Basques in America: They got far on foot

From The Westerner Blog

Elko is gearing up for its annual National Cowboy Poetry Gathering — the highlight of the year for the city. This is one of the biggest cultural festivals in the American West that celebrates its extensive ranching heritage.

Festival visitors may partake in a series of events that feature cowboy poetry, storytelling, and western music. This year’s theme pays tribute to the sheepherders of the West and particularly to the Basque immigrants who worked in the western sheep industry.

In this way, Basque sheepherders will be getting recognition from the cowboy culture, many years after the end of the range wars between cattle and sheep interests that marked life in the West. By the late 1880s, though their numbers were relatively few, a handful of Basque immigrant families, such as the Altubes, had created an ethnic economic niche based largely on the open-range sheep industry.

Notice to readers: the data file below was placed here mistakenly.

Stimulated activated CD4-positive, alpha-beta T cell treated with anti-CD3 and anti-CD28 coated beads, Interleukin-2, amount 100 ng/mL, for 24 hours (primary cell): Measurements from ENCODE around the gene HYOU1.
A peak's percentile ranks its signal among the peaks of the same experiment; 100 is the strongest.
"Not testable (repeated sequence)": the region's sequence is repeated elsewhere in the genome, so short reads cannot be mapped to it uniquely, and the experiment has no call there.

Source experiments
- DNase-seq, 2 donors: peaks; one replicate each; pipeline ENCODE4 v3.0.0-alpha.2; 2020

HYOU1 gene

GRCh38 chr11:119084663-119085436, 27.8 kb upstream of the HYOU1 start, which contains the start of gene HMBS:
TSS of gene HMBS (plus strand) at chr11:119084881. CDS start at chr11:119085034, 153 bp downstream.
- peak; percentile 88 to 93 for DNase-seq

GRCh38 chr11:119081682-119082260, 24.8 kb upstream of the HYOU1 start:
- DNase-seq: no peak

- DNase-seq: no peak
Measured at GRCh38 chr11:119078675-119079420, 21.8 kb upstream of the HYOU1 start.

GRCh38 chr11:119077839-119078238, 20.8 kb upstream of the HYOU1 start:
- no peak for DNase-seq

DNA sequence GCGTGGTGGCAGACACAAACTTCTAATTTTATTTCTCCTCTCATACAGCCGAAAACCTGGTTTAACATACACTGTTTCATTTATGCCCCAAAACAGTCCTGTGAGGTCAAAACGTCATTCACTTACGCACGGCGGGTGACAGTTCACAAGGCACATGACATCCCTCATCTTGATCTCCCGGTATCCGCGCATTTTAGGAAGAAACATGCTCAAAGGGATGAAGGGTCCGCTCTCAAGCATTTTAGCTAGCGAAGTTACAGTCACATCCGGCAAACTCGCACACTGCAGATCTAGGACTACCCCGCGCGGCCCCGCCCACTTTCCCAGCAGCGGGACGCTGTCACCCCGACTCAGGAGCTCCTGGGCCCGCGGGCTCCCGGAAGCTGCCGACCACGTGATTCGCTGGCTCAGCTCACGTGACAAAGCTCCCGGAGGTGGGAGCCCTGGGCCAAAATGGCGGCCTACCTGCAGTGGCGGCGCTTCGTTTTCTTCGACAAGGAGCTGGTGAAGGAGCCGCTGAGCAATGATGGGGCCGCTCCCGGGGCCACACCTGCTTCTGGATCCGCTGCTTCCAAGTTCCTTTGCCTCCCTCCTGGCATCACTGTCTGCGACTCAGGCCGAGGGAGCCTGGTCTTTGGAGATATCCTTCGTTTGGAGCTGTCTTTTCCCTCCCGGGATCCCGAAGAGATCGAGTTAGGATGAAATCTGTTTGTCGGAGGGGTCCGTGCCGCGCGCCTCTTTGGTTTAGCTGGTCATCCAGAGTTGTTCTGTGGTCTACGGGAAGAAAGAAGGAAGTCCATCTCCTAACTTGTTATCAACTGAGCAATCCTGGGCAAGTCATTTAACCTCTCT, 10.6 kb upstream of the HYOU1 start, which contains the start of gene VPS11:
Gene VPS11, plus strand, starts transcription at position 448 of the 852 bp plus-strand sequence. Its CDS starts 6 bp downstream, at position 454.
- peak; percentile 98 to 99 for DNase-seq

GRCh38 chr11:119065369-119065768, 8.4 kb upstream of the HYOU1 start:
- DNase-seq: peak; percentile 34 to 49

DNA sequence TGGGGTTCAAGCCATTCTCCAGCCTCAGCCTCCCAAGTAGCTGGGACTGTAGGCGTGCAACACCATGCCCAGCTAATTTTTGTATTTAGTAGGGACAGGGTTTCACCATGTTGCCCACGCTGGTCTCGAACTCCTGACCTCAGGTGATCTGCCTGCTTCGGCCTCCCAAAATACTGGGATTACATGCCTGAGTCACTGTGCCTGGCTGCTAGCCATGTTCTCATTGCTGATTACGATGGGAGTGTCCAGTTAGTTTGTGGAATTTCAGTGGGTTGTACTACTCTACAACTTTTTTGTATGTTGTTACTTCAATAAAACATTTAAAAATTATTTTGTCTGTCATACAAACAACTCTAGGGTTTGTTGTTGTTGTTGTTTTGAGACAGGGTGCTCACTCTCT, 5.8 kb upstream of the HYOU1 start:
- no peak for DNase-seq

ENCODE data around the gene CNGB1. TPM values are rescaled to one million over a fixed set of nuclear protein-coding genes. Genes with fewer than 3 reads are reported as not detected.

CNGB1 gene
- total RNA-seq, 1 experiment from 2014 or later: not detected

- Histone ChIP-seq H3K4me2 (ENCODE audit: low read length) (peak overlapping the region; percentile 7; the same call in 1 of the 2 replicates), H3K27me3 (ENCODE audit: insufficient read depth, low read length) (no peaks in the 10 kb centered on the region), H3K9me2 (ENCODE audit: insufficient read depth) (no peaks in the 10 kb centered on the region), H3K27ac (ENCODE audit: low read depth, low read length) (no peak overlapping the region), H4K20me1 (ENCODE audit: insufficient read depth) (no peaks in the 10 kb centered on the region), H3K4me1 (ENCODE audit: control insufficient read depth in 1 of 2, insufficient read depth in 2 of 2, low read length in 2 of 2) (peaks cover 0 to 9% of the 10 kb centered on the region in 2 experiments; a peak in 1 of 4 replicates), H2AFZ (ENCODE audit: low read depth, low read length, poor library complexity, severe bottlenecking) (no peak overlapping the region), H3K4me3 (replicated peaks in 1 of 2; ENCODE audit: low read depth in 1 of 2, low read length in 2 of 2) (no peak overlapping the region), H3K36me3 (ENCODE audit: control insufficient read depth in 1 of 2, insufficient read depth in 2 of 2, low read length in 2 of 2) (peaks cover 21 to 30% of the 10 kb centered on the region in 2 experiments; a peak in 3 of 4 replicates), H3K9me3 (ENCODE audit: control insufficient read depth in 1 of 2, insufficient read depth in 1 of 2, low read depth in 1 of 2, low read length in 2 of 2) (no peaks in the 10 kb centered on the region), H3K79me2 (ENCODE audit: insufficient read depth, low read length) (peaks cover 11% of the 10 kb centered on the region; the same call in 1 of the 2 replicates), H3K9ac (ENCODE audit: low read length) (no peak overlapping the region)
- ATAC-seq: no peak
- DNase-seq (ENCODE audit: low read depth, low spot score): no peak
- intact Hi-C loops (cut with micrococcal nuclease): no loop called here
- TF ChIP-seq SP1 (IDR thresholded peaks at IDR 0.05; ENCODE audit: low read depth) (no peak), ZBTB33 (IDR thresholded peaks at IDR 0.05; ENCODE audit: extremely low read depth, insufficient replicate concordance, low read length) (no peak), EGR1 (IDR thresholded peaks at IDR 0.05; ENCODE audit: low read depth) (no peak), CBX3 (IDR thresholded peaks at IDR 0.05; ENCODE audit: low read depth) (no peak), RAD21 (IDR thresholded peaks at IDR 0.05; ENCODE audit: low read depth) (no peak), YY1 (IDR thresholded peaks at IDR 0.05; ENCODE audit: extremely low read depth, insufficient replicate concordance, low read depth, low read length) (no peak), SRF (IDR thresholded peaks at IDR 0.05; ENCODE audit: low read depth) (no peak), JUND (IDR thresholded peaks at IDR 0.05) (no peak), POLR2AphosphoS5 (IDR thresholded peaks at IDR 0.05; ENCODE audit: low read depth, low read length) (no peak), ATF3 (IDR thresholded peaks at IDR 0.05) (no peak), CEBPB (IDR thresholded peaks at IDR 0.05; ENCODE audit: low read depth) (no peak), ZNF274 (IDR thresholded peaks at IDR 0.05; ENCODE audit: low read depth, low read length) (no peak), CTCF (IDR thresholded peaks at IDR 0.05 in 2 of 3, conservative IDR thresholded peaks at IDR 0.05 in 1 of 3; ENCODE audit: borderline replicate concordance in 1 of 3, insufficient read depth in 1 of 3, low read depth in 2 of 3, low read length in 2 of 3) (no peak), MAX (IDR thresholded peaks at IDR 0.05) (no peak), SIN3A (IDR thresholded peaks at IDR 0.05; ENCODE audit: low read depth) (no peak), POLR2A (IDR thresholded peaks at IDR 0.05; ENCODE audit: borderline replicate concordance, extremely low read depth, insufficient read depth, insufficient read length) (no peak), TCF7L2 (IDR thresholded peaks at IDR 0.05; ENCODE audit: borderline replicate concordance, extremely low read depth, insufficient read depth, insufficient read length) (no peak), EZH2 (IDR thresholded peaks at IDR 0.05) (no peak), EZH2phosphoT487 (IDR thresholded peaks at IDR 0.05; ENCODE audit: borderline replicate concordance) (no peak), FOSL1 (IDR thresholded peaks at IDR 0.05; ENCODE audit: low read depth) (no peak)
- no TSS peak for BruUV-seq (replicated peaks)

Taking advantage of the free and open range, these Basque pioneers built up quickly thriving sheep operations which opened a floodgate for further Basque immigration. This resulted in an expanding process of chain migration, which channeled Basque newcomers into the bottom ranks of the sheep industry and promoted the development of kindred networks. Thereof, an occupational concentration process occurred with the arrival of more Basque immigrants who settled near and worked as sheepherders along with their countrymen in the American West. But they came late to the party…

 

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